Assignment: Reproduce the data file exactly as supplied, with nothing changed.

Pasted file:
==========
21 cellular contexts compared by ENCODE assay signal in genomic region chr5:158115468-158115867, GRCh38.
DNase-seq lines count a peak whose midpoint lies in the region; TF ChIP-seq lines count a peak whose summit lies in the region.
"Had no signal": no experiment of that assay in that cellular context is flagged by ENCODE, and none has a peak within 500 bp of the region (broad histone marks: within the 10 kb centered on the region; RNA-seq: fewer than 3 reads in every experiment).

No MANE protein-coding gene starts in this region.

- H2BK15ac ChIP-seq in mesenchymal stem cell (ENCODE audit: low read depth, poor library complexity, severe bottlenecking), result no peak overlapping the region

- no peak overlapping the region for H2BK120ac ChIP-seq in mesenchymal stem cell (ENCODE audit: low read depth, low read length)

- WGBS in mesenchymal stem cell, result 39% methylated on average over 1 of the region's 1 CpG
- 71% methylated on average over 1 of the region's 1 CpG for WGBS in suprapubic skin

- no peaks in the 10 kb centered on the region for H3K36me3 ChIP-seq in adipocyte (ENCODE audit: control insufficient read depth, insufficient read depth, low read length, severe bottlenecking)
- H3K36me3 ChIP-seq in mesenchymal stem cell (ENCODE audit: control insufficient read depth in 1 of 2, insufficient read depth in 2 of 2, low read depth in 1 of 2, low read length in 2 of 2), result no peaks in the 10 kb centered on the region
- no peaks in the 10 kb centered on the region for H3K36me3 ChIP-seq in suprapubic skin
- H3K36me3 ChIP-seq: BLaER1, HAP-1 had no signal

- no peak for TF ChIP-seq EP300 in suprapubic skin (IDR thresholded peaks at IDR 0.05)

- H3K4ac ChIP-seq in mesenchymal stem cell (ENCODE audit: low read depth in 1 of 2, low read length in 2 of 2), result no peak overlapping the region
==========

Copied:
21 cellular contexts compared by ENCODE assay signal in genomic region chr5:158115468-158115867, GRCh38.
DNase-seq lines count a peak whose midpoint lies in the region; TF ChIP-seq lines count a peak whose summit lies in the region.
"Had no signal": no experiment of that assay in that cellular context is flagged by ENCODE, and none has a peak within 500 bp of the region (broad histone marks: within the 10 kb centered on the region; RNA-seq: fewer than 3 reads in every experiment).

No MANE protein-coding gene starts in this region.

- H2BK15ac ChIP-seq in mesenchymal stem cell (ENCODE audit: low read depth, poor library complexity, severe bottlenecking), result no peak overlapping the region

- no peak overlapping the region for H2BK120ac ChIP-seq in mesenchymal stem cell (ENCODE audit: low read depth, low read length)

- WGBS in mesenchymal stem cell, result 39% methylated on average over 1 of the region's 1 CpG
- 71% methylated on average over 1 of the region's 1 CpG for WGBS in suprapubic skin

- no peaks in the 10 kb centered on the region for H3K36me3 ChIP-seq in adipocyte (ENCODE audit: control insufficient read depth, insufficient read depth, low read length, severe bottlenecking)
- H3K36me3 ChIP-seq in mesenchymal stem cell (ENCODE audit: control insufficient read depth in 1 of 2, insufficient read depth in 2 of 2, low read depth in 1 of 2, low read length in 2 of 2), result no peaks in the 10 kb centered on the region
- no peaks in the 10 kb centered on the region for H3K36me3 ChIP-seq in suprapubic skin
- H3K36me3 ChIP-seq: BLaER1, HAP-1 had no signal

- no peak for TF ChIP-seq EP300 in suprapubic skin (IDR thresholded peaks at IDR 0.05)

- H3K4ac ChIP-seq in mesenchymal stem cell (ENCODE audit: low read depth in 1 of 2, low read length in 2 of 2), result no peak overlapping the region